The cost of tuition varies, depending on whether you learn one-to-one or in a group. Private tuition is more expensive, but offers focused attention and one-on-one instruction. Group tuition is less expensive. It can be great fun to learn with other people of a similar standard in a collective musical environment – and it can speed up the learning process. Visit Learning to Play for information on music tuition

Instrument Maintenance
Ensuring your instrument is always in good playing condition is important to compliment your learning process. Visit the Instrument Maintenance page to view Skwiix recommendations on maintaining your instrument.

It’s always prudent to take out insurance cover for your instrument in the event of an accident, damage or theft. Your normal home contents insurance may cover any such occurrence, but please do check this.

It’s also important to insure your instrument, as it is an expensive piece of equipment and may be tricky to replace. Access the Insurance tool to compare and buy insurance that covers your instrument.

General Guidelines

  • Make yourself familiar with the instructions that come with your instrument, so that you are comfortable with its handling and storage environment. Maintenance
  • Always refer to an expert technician for repairs, unless you are very sure of what to do. 
    Skwiix strongly recommends that you use a qualified repairer at all times to maintain your instrument
  • For DIY repairs,, visit the Shop for Teach Yourself Repair and Maintenance books
    Skwiix strongly recommends that you use a qualified repairer at all times to maintain your instrument
  • Always ensure you have Insurance cover for your instrument in the event of accident, damage or theft


Tips - Buying Guide

Tips on buying a used instrument
  • You can buy second hand instruments from many music instrument shops, via the small ads in your local newspapers or by browsing the Skwiix Notice Board
  • Look at specialist magazines and websites to get an idea of prices
  • If you have a friend who knows about instruments, ask their advice, or ask a teacher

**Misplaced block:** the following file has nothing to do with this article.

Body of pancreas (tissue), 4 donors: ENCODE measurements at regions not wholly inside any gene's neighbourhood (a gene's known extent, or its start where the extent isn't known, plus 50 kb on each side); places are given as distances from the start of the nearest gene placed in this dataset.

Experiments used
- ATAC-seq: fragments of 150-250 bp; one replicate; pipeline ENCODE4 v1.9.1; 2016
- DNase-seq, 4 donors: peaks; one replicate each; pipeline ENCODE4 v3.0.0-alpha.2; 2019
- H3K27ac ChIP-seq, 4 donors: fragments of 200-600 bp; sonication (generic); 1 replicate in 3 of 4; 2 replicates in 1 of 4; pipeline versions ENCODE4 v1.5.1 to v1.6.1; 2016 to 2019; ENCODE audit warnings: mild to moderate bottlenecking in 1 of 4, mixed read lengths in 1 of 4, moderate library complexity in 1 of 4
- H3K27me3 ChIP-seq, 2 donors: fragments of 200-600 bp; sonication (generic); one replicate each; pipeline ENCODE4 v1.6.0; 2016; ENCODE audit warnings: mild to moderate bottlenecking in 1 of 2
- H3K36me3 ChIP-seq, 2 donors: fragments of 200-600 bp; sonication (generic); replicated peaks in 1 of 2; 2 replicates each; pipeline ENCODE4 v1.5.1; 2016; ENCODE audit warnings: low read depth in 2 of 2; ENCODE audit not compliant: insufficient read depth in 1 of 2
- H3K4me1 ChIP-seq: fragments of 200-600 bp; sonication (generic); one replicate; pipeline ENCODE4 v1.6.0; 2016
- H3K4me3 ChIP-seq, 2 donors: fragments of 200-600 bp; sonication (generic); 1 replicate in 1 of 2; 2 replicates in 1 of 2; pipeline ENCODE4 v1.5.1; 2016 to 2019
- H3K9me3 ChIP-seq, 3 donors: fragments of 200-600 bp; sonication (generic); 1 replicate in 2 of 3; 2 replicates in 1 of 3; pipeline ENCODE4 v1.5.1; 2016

• You can browse the Shop to review the instruments and their prices
  • Ensure the seller gives you all the relevant paperwork for the instrument
  • Have costly instruments checked by a specialist first
  • Ask about the maintenance history of the instrument. For a larger instrument, such as a piano, check if it has been serviced or repaired in the past ten years
  • Check for damage - knocks or dents can affect the resale value
  • Try your local instrument shop - your child’s teacher should be able to recommend some good places to start
  • Musical instruments may sometimes be bought through school music services at very reasonable prices
  • You may be able to rent an instrument through a shop, sometimes referred to as “hire and try” - often with the option of buying
  • Buying your child a beginner’s instrument can be a good option. The sound quality might not match that of professional models, but is good enough for a child to get the basics. Beware however of cheap instruments which are “unplayable”
  • With string instruments, your child can start off renting a quarter or half size model until they are old enough to play a full sized instrument. Go for the very best you can afford - if you’re aiming to interest your child in the sound of the instrument, then it must be a good sound!
  • Buying a second hand brass or woodwind instrument can be tricky. They may need repairs that even an expert may not notice. Again, consider a reliable beginner model